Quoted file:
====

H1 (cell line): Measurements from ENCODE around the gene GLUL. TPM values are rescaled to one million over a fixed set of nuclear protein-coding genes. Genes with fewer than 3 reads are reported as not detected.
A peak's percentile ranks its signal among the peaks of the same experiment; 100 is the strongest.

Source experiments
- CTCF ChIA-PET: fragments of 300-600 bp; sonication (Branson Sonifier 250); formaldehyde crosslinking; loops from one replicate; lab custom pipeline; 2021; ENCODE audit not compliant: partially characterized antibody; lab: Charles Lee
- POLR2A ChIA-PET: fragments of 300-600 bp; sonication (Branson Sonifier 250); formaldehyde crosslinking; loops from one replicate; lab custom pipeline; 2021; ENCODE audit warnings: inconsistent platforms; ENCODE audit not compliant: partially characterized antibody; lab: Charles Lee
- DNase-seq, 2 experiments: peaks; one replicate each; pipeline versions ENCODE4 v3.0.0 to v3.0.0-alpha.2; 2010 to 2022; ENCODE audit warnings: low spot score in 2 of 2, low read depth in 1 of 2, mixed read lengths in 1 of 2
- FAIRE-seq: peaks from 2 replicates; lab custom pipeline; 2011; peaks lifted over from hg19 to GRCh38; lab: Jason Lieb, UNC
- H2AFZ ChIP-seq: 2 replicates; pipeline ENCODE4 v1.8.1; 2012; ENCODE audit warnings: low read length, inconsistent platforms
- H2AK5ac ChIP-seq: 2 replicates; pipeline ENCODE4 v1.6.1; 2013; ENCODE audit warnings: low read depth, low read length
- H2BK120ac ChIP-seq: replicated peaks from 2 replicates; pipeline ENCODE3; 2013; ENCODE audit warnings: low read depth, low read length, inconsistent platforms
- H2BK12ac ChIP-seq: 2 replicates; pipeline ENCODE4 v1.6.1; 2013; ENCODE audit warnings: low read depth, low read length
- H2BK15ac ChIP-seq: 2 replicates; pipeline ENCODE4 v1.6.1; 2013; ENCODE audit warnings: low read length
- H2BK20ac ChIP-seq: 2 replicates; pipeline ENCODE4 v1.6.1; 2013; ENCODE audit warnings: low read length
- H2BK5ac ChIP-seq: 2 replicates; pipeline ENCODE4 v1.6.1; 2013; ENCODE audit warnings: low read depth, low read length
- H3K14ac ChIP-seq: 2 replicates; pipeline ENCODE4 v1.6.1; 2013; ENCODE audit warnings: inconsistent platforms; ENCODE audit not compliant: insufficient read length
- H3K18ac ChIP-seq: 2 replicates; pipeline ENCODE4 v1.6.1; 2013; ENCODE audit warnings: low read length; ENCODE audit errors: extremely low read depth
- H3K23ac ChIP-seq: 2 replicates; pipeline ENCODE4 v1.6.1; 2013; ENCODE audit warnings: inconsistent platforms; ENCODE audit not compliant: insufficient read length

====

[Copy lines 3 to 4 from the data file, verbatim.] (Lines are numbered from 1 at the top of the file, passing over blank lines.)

Source experiments
- CTCF ChIA-PET: fragments of 300-600 bp; sonication (Branson Sonifier 250); formaldehyde crosslinking; loops from one replicate; lab custom pipeline; 2021; ENCODE audit not compliant: partially characterized antibody; lab: Charles Lee